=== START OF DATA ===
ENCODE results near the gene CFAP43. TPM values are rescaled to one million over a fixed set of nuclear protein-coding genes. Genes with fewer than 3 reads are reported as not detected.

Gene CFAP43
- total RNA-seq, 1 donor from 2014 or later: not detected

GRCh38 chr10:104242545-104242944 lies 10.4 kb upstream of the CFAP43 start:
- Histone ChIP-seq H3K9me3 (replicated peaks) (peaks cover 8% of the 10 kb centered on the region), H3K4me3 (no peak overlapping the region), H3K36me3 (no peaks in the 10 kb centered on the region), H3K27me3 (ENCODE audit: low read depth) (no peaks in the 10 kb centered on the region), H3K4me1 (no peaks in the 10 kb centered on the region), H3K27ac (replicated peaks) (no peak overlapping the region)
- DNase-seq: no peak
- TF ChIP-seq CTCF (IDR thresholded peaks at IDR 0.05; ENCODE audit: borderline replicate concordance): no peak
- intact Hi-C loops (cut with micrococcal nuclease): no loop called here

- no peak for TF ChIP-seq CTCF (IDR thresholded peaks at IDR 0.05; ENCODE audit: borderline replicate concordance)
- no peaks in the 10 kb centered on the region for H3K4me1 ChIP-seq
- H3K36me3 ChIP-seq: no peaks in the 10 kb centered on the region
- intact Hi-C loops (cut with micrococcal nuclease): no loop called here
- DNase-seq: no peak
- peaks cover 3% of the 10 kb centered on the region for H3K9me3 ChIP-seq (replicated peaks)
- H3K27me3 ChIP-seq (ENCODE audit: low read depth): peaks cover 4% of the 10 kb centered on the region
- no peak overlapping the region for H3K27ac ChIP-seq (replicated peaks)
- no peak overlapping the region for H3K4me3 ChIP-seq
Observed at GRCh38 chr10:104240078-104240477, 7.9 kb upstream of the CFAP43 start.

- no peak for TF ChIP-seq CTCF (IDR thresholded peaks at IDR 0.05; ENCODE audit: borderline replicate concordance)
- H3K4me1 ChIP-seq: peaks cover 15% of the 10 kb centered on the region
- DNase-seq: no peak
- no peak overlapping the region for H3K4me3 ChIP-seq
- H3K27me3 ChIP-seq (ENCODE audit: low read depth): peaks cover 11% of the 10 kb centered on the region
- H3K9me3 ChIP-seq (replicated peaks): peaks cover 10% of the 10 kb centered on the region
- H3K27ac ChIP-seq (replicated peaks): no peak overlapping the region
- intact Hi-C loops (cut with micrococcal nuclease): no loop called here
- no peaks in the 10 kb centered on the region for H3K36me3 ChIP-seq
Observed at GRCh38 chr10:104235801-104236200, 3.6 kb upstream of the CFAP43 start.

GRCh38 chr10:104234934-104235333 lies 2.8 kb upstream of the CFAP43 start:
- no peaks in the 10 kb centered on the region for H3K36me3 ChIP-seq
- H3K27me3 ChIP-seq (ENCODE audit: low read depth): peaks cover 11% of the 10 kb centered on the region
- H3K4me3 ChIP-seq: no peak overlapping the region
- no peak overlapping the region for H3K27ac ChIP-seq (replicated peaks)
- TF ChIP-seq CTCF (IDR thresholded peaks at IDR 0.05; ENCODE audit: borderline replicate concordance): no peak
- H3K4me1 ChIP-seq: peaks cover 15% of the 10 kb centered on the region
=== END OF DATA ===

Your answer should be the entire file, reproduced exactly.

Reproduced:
ENCODE results near the gene CFAP43. TPM values are rescaled to one million over a fixed set of nuclear protein-coding genes. Genes with fewer than 3 reads are reported as not detected.

Gene CFAP43
- total RNA-seq, 1 donor from 2014 or later: not detected

GRCh38 chr10:104242545-104242944 lies 10.4 kb upstream of the CFAP43 start:
- Histone ChIP-seq H3K9me3 (replicated peaks) (peaks cover 8% of the 10 kb centered on the region), H3K4me3 (no peak overlapping the region), H3K36me3 (no peaks in the 10 kb centered on the region), H3K27me3 (ENCODE audit: low read depth) (no peaks in the 10 kb centered on the region), H3K4me1 (no peaks in the 10 kb centered on the region), H3K27ac (replicated peaks) (no peak overlapping the region)
- DNase-seq: no peak
- TF ChIP-seq CTCF (IDR thresholded peaks at IDR 0.05; ENCODE audit: borderline replicate concordance): no peak
- intact Hi-C loops (cut with micrococcal nuclease): no loop called here

- no peak for TF ChIP-seq CTCF (IDR thresholded peaks at IDR 0.05; ENCODE audit: borderline replicate concordance)
- no peaks in the 10 kb centered on the region for H3K4me1 ChIP-seq
- H3K36me3 ChIP-seq: no peaks in the 10 kb centered on the region
- intact Hi-C loops (cut with micrococcal nuclease): no loop called here
- DNase-seq: no peak
- peaks cover 3% of the 10 kb centered on the region for H3K9me3 ChIP-seq (replicated peaks)
- H3K27me3 ChIP-seq (ENCODE audit: low read depth): peaks cover 4% of the 10 kb centered on the region
- no peak overlapping the region for H3K27ac ChIP-seq (replicated peaks)
- no peak overlapping the region for H3K4me3 ChIP-seq
Observed at GRCh38 chr10:104240078-104240477, 7.9 kb upstream of the CFAP43 start.

- no peak for TF ChIP-seq CTCF (IDR thresholded peaks at IDR 0.05; ENCODE audit: borderline replicate concordance)
- H3K4me1 ChIP-seq: peaks cover 15% of the 10 kb centered on the region
- DNase-seq: no peak
- no peak overlapping the region for H3K4me3 ChIP-seq
- H3K27me3 ChIP-seq (ENCODE audit: low read depth): peaks cover 11% of the 10 kb centered on the region
- H3K9me3 ChIP-seq (replicated peaks): peaks cover 10% of the 10 kb centered on the region
- H3K27ac ChIP-seq (replicated peaks): no peak overlapping the region
- intact Hi-C loops (cut with micrococcal nuclease): no loop called here
- no peaks in the 10 kb centered on the region for H3K36me3 ChIP-seq
Observed at GRCh38 chr10:104235801-104236200, 3.6 kb upstream of the CFAP43 start.

GRCh38 chr10:104234934-104235333 lies 2.8 kb upstream of the CFAP43 start:
- no peaks in the 10 kb centered on the region for H3K36me3 ChIP-seq
- H3K27me3 ChIP-seq (ENCODE audit: low read depth): peaks cover 11% of the 10 kb centered on the region
- H3K4me3 ChIP-seq: no peak overlapping the region
- no peak overlapping the region for H3K27ac ChIP-seq (replicated peaks)
- TF ChIP-seq CTCF (IDR thresholded peaks at IDR 0.05; ENCODE audit: borderline replicate concordance): no peak
- H3K4me1 ChIP-seq: peaks cover 15% of the 10 kb centered on the region